|Title||Environmental criminal law in the first pillar: a positive development for environmental protection in the European Union?|
The quest for a “high” level of environmental protection1 in the European Union (EU) is dependent on the successful implementation and enforcement of EU legislation by Member States. Thus, despite the fact that the Community did not originally have a mandate to impose the choice of instrument of implementation of Community Law on Member States, the decision of the European Court of Justice (ECJ) of 13 September 2005 (Case C-176/03 Commission v Council) has finally established that while the Community does not have competence in criminal matters per se, the Community institutions may require Member States to introduce criminal sanctions for the protection of the environment. The ECJ has therefore annulled a Framework Decision of the Council which aimed at harmonising the criminal sanctions for protection of the environment of Member States under the third pillar of the EU, rather than the first pillar (which allows the Commission and ECJ to exercise stronger enforcement powers). These developments demonstrate that for the first time a supranational institution may be able effectively to enforce an obligation on national authorities to enact penal sanctions for environmental protection. The objective of this paper will be to discuss whether the harmonisation of environmental criminal standards may lead to better environmental protection within the EU.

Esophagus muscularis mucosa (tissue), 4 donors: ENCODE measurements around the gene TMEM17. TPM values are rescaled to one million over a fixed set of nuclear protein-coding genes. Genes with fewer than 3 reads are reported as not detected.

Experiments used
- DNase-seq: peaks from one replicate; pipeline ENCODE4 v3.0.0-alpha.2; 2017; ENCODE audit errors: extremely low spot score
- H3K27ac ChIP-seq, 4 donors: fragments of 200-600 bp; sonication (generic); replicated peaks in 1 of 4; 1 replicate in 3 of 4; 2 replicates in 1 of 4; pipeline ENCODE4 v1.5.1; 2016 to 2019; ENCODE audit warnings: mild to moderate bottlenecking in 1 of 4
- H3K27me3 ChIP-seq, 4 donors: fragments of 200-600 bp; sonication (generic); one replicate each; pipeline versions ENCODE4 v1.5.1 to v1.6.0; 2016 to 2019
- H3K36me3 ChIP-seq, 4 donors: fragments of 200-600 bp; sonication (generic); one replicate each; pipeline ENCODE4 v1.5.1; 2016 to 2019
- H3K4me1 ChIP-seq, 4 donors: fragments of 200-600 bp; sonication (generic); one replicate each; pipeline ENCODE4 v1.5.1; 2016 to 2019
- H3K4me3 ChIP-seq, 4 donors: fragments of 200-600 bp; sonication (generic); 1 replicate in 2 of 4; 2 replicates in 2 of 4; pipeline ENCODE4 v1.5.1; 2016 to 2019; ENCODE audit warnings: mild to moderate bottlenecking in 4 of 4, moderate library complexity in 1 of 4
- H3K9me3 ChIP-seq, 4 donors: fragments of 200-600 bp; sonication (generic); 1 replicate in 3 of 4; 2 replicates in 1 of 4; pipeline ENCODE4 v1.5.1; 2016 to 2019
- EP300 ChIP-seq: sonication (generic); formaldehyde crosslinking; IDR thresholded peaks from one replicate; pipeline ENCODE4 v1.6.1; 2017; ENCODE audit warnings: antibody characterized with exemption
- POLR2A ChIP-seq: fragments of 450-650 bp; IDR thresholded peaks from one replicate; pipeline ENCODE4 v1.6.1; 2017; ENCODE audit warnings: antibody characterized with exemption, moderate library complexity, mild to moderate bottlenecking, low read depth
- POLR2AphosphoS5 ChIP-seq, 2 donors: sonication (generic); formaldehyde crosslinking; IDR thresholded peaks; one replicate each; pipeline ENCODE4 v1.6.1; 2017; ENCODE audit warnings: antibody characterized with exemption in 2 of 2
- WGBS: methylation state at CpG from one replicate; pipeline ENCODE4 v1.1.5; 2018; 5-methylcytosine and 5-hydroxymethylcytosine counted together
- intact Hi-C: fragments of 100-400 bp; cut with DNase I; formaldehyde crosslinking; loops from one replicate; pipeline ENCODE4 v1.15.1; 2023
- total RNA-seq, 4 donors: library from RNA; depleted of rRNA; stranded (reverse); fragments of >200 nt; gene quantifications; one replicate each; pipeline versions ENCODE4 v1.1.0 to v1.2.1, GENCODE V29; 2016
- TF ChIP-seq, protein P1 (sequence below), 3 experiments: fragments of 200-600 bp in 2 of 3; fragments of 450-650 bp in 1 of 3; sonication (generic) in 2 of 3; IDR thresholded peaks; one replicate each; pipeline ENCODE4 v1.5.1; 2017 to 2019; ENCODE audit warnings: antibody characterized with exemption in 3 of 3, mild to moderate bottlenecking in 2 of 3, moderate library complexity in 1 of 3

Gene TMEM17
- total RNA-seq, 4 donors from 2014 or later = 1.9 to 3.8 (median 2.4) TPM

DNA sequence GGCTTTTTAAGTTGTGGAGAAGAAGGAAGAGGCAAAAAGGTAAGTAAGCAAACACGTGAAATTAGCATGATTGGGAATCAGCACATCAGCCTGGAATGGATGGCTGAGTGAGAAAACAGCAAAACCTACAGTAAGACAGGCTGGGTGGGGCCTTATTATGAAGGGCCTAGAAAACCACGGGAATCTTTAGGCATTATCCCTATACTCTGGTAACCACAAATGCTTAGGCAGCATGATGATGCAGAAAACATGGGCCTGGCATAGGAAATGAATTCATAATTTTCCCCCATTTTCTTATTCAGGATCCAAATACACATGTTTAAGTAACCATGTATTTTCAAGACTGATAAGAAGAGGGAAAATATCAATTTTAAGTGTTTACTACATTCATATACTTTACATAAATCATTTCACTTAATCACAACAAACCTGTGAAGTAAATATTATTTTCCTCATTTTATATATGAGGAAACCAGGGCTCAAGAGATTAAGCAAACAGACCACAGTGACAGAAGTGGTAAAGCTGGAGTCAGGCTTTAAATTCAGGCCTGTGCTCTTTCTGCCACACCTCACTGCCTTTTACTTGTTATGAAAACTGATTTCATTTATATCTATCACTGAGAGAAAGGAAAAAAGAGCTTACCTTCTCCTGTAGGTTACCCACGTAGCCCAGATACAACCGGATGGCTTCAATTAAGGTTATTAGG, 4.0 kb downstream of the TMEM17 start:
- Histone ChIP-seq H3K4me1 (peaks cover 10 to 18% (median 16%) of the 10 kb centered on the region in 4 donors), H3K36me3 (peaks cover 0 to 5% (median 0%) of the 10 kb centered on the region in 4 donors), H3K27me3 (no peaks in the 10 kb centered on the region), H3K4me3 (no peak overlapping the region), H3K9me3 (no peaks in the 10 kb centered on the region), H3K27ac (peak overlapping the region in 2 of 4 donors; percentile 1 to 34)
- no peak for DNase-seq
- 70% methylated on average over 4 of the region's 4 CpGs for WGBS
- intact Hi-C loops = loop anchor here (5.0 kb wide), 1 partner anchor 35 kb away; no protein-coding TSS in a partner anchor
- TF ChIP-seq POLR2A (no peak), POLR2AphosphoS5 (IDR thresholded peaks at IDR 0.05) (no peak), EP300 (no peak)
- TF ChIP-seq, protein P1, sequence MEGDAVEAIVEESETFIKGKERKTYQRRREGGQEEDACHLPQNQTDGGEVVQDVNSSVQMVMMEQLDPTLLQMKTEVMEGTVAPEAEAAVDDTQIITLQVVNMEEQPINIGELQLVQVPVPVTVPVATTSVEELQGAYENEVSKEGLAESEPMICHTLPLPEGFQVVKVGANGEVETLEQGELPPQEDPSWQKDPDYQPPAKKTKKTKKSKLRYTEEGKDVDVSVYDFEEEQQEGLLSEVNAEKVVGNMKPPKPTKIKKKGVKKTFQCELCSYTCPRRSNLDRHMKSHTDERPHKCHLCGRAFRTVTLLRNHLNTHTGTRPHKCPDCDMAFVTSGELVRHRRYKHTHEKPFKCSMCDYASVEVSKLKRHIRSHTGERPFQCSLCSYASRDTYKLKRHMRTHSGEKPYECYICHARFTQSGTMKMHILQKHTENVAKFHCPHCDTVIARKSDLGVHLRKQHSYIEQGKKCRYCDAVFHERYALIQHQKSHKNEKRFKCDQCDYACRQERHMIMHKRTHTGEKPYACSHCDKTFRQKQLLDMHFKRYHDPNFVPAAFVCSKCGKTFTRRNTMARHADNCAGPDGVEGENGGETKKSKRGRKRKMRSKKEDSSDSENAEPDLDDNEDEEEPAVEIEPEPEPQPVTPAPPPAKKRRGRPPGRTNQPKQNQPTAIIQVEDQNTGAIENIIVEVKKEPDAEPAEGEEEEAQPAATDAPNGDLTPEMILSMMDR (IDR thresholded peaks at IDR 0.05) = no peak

|Journal||European Energy and Environmental Law Review|
|Journal citation||16 (10), pp. 254-268|